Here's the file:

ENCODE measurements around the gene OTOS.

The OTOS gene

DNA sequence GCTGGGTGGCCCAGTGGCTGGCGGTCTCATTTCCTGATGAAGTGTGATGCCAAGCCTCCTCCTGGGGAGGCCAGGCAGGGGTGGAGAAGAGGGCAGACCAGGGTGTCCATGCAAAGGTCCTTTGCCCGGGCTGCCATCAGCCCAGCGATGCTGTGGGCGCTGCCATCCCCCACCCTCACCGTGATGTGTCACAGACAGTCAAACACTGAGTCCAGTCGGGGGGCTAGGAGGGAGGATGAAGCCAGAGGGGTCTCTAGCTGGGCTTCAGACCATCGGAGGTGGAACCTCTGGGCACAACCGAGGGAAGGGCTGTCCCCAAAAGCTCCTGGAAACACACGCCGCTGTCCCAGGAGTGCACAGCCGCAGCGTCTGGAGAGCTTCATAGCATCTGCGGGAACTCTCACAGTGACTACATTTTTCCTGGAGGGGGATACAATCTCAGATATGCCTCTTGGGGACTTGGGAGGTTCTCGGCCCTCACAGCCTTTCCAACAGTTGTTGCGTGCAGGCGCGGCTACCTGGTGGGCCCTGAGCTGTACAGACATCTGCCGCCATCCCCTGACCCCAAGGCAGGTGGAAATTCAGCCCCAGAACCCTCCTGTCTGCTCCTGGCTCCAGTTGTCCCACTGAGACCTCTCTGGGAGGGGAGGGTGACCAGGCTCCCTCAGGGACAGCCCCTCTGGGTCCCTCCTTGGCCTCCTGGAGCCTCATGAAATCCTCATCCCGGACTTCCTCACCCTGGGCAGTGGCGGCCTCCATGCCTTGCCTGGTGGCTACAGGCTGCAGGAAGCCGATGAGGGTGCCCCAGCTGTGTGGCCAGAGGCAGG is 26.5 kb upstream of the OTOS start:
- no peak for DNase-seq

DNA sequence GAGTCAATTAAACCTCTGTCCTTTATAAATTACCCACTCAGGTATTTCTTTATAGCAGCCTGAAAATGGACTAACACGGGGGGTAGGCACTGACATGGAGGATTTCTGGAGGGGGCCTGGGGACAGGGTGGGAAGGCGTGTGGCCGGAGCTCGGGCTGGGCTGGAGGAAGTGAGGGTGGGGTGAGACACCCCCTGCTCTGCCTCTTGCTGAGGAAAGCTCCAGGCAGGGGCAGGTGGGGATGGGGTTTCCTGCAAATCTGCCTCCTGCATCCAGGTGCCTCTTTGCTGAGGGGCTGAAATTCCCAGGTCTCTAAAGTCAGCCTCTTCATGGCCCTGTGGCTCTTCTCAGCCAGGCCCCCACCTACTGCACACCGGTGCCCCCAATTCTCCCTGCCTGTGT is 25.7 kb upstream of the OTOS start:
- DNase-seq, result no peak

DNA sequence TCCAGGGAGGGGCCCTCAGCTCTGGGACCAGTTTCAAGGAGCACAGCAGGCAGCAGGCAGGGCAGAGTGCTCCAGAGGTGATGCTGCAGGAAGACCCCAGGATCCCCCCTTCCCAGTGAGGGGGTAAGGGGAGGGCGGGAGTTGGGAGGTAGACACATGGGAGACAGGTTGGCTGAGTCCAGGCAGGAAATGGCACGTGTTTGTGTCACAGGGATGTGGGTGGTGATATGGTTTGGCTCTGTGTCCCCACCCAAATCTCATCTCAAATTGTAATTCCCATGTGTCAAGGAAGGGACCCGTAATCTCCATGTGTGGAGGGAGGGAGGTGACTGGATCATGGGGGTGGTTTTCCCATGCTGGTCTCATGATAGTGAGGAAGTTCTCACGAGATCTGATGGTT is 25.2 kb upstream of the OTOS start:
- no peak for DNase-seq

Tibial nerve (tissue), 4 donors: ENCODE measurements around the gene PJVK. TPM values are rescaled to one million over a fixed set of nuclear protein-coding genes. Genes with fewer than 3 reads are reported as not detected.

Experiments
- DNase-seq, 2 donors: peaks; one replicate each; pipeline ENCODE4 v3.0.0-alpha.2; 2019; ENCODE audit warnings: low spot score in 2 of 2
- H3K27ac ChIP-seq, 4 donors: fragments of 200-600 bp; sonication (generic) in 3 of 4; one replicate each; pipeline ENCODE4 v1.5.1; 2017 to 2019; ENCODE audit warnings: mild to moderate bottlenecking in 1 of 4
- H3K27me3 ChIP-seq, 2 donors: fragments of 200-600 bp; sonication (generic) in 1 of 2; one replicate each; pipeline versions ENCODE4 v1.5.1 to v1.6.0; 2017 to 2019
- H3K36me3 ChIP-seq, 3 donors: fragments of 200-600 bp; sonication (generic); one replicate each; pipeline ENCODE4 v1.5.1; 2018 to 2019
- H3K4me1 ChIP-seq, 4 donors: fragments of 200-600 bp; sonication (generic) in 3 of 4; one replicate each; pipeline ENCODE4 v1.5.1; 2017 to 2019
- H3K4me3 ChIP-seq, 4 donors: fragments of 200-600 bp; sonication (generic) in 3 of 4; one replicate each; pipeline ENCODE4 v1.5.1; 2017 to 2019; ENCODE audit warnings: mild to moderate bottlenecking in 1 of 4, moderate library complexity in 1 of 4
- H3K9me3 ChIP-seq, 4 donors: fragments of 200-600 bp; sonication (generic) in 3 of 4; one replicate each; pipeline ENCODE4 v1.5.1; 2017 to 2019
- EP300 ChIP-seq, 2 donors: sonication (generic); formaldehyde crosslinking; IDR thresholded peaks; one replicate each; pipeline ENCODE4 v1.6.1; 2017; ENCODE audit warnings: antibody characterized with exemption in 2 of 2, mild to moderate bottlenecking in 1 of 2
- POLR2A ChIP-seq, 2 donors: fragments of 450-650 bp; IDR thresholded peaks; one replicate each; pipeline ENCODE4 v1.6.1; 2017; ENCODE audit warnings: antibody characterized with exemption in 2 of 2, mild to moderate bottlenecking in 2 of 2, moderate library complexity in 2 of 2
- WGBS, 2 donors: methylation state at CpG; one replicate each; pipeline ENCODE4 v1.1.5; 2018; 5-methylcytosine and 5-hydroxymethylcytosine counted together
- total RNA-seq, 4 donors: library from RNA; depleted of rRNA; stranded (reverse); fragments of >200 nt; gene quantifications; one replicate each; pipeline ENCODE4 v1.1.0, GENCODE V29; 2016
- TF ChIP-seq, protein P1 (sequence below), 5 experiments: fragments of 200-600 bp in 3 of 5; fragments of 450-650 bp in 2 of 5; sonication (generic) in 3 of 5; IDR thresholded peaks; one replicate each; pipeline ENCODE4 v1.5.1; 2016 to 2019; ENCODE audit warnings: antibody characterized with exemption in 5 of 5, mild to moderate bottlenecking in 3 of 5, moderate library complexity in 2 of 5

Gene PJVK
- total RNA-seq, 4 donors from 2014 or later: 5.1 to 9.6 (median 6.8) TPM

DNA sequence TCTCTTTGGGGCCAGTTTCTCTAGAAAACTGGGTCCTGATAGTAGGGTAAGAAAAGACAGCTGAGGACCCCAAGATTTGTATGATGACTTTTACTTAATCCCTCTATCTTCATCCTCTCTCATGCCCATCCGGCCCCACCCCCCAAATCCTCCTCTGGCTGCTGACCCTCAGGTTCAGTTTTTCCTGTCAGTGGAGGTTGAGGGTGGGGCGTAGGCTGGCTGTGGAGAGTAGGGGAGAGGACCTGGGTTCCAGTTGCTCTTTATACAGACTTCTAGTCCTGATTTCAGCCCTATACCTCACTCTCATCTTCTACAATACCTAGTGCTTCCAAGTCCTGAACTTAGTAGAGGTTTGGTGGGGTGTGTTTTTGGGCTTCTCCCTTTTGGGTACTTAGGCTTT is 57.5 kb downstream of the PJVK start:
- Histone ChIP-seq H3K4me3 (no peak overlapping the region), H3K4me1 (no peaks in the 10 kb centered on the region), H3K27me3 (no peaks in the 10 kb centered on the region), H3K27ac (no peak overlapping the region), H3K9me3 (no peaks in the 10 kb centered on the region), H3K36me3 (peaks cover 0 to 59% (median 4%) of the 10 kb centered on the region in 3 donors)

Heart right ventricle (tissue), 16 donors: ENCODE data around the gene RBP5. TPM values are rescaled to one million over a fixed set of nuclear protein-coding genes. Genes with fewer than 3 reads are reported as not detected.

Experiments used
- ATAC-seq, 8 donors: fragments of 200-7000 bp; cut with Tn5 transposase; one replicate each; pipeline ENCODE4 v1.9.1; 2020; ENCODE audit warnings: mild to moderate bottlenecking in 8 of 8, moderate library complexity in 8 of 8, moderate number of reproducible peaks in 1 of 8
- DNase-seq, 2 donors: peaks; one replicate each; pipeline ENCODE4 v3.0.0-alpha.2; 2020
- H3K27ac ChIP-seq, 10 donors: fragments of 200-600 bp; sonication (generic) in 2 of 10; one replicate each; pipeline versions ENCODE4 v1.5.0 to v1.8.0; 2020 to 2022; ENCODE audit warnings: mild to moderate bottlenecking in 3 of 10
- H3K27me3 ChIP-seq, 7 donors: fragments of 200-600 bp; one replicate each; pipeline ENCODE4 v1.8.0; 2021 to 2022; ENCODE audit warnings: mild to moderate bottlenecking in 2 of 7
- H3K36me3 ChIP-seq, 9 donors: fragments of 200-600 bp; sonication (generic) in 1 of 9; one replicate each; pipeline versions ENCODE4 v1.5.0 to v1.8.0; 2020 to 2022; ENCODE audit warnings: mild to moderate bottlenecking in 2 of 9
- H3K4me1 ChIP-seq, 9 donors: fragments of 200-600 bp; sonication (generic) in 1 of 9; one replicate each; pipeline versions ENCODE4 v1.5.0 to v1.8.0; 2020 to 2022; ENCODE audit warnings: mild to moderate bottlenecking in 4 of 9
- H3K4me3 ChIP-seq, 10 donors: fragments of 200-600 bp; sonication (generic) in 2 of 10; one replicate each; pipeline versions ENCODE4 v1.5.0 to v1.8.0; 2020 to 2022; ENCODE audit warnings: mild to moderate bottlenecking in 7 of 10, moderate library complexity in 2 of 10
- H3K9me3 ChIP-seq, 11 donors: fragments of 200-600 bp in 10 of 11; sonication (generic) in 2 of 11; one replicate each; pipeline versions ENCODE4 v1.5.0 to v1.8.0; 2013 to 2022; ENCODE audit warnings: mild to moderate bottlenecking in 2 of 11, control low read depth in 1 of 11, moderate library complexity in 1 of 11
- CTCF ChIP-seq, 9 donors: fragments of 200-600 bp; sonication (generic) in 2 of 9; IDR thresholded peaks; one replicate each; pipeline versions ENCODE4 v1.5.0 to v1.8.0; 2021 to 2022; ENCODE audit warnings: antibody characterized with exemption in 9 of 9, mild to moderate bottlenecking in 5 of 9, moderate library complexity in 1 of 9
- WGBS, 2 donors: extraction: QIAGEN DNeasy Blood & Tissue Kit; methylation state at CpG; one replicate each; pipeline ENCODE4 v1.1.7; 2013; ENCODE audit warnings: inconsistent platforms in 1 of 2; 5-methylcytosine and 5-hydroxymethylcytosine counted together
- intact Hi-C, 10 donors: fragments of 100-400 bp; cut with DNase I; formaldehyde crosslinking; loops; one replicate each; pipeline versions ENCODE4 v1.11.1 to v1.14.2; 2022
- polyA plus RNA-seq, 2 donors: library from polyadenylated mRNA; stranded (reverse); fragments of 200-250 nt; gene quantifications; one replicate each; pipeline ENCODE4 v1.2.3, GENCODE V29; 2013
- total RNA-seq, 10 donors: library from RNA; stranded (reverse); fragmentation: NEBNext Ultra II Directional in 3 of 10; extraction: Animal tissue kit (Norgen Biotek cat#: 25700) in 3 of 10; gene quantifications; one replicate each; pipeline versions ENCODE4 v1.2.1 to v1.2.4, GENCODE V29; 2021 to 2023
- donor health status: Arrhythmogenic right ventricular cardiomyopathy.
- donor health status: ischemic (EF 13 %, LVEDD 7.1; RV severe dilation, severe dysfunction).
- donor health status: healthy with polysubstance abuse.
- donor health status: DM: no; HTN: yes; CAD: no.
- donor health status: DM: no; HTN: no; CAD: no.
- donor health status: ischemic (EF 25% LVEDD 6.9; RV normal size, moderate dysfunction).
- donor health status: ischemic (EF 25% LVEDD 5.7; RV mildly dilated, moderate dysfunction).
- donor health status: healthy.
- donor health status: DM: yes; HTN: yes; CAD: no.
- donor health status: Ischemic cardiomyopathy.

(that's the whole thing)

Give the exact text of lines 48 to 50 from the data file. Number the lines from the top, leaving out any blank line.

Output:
- donor health status: ischemic (EF 25% LVEDD 5.7; RV mildly dilated, moderate dysfunction).
- donor health status: healthy.
- donor health status: DM: yes; HTN: yes; CAD: no.